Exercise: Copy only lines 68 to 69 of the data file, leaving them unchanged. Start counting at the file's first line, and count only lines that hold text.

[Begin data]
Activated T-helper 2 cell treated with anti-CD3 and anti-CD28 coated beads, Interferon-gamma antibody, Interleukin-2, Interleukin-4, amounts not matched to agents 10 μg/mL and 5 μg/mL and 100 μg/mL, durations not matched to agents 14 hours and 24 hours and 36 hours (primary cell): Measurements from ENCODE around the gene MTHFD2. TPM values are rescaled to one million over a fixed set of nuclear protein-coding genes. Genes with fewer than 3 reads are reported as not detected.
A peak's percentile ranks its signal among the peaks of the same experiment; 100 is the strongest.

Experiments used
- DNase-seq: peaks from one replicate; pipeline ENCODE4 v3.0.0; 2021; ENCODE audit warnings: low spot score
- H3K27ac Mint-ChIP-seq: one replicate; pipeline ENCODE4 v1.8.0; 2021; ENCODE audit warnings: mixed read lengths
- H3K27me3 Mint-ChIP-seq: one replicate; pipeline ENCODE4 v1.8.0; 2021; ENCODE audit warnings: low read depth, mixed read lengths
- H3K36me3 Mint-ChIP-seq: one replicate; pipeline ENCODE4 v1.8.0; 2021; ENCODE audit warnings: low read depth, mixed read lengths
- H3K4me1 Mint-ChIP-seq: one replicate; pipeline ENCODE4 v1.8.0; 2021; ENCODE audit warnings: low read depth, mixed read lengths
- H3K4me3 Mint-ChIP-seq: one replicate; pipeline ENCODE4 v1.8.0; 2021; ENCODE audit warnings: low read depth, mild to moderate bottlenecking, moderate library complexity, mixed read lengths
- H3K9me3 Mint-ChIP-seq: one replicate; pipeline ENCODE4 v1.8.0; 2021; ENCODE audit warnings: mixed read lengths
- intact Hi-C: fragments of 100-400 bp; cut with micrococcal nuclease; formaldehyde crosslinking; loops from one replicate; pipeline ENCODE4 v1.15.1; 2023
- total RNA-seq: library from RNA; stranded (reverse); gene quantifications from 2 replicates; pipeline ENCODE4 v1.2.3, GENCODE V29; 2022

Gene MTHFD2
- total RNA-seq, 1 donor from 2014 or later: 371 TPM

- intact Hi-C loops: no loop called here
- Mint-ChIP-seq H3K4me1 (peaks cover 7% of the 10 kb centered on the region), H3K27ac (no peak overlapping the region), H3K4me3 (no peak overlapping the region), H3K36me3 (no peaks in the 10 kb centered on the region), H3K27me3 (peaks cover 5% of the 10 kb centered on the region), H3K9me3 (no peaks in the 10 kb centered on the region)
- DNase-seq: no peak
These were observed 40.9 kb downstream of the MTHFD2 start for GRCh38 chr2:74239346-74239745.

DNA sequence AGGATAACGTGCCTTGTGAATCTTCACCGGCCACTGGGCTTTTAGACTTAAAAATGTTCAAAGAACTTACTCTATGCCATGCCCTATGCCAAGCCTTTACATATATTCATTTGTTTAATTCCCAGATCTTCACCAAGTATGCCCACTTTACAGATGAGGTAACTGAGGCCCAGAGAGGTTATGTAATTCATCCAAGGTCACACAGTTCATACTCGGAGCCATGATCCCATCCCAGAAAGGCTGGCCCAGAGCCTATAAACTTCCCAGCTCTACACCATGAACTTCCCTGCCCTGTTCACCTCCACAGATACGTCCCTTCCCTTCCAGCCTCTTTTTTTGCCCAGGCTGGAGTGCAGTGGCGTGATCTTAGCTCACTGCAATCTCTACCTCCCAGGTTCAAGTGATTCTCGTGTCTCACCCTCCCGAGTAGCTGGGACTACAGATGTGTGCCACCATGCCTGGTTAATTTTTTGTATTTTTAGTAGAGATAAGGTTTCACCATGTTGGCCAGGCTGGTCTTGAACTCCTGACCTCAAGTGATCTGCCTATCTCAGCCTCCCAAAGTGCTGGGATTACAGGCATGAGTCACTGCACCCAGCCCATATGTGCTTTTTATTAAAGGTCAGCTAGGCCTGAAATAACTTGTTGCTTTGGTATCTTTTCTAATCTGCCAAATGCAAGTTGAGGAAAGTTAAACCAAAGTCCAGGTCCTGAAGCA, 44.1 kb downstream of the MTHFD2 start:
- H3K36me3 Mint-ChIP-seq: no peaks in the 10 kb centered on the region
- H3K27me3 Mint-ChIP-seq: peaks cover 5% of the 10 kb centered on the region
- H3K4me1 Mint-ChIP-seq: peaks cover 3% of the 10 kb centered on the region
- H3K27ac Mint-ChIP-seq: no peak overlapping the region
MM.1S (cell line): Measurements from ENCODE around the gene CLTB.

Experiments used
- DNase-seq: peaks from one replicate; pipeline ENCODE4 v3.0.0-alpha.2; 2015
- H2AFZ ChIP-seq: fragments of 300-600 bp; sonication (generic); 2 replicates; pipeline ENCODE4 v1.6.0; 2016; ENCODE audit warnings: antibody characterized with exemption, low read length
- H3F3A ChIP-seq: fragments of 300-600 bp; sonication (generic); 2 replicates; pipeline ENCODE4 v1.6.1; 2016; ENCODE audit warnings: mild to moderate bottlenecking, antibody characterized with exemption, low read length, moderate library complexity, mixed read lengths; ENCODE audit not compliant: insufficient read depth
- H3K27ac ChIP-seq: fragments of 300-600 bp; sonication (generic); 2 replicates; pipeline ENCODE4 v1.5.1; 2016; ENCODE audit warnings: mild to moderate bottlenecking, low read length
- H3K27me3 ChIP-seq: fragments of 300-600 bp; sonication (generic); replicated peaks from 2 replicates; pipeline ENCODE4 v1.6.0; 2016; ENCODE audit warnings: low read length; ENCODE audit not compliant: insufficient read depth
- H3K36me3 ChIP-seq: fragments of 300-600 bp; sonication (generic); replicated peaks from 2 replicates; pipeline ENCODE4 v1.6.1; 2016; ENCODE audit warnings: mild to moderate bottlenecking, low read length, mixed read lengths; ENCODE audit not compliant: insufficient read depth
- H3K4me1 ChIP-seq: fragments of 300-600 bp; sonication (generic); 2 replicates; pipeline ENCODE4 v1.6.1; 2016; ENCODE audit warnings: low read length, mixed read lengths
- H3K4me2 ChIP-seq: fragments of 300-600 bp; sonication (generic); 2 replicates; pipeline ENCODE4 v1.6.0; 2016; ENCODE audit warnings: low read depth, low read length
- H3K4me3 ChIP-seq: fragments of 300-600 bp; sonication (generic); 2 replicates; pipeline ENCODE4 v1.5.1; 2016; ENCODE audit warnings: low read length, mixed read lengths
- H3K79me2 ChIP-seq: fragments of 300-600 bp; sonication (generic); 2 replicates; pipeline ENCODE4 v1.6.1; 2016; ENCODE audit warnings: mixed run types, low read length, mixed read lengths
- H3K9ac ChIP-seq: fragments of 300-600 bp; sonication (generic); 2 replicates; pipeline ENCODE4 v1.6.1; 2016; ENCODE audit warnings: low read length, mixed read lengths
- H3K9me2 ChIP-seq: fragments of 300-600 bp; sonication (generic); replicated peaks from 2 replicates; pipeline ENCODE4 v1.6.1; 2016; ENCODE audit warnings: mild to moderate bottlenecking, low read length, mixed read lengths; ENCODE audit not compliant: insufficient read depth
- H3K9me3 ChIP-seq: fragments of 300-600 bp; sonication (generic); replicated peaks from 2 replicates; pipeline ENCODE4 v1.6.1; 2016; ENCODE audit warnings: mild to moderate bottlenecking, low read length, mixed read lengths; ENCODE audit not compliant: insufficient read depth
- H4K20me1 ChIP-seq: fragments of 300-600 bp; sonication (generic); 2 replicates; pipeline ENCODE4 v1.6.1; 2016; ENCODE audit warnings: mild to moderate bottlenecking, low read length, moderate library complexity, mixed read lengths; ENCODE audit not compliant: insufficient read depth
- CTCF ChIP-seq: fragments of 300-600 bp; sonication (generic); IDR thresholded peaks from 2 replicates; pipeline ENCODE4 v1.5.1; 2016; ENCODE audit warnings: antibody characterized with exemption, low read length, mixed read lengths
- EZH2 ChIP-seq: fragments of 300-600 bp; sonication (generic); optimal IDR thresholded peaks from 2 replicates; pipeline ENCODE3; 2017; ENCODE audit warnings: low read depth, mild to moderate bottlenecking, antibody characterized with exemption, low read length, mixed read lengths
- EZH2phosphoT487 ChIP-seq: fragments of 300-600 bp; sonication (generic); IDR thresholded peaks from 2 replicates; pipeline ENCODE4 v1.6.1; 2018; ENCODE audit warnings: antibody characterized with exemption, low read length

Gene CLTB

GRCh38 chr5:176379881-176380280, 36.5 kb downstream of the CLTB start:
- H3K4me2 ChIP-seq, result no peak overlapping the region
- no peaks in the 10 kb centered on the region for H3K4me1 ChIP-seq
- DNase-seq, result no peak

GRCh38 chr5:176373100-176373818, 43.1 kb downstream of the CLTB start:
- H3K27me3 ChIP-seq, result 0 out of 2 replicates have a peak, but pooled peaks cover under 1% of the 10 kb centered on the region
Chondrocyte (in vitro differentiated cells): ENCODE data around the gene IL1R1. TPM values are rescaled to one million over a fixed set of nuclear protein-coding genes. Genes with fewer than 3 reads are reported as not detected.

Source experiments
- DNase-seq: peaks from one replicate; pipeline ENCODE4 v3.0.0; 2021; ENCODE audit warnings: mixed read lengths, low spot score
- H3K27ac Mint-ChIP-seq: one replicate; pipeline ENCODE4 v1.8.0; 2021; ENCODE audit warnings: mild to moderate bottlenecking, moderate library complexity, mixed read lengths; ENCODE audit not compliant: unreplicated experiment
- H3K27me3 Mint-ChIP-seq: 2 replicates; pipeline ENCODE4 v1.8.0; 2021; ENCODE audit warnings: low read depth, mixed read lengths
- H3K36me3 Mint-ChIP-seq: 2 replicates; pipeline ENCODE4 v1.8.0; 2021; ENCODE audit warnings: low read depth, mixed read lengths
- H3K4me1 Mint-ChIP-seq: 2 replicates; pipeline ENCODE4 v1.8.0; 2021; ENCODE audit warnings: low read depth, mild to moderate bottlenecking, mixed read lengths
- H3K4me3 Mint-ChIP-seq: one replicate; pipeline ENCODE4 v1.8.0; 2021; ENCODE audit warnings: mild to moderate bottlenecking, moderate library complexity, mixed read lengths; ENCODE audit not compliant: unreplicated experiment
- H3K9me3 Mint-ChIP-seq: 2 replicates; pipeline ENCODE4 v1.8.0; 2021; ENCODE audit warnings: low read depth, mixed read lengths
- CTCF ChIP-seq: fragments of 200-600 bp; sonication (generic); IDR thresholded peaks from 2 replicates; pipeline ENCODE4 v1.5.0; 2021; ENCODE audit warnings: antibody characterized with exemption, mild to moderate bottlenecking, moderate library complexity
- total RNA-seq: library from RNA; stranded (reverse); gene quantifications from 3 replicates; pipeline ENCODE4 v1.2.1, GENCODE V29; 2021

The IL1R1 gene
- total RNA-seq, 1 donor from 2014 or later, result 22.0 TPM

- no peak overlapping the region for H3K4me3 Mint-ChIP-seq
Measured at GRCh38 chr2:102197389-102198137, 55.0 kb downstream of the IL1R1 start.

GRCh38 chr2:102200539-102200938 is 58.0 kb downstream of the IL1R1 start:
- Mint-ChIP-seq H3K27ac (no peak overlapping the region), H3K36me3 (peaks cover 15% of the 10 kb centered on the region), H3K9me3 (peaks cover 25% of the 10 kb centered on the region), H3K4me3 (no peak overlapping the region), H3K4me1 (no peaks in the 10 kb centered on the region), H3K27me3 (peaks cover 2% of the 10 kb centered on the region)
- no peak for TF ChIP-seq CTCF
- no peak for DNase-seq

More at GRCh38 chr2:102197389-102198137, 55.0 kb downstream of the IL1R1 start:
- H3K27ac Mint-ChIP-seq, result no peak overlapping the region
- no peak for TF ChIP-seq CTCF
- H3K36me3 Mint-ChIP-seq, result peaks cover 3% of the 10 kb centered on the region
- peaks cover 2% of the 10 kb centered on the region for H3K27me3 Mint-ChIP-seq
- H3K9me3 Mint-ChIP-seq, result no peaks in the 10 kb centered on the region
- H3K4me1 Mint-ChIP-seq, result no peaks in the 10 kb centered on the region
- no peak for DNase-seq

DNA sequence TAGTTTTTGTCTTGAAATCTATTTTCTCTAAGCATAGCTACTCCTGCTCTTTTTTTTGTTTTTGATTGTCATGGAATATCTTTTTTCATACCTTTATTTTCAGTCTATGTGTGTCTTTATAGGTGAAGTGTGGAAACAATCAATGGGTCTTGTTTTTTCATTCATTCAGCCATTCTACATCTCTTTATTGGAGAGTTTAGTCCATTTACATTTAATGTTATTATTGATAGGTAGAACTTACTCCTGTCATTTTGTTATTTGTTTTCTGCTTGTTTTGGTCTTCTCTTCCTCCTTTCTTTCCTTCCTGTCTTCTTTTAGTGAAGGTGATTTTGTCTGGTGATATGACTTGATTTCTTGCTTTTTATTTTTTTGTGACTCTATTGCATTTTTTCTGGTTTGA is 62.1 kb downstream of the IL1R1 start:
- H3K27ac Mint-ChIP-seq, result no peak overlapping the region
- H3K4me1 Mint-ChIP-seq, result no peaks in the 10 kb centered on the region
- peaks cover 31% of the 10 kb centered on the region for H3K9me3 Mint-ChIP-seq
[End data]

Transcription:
- no peak for DNase-seq

More at GRCh38 chr2:102197389-102198137, 55.0 kb downstream of the IL1R1 start: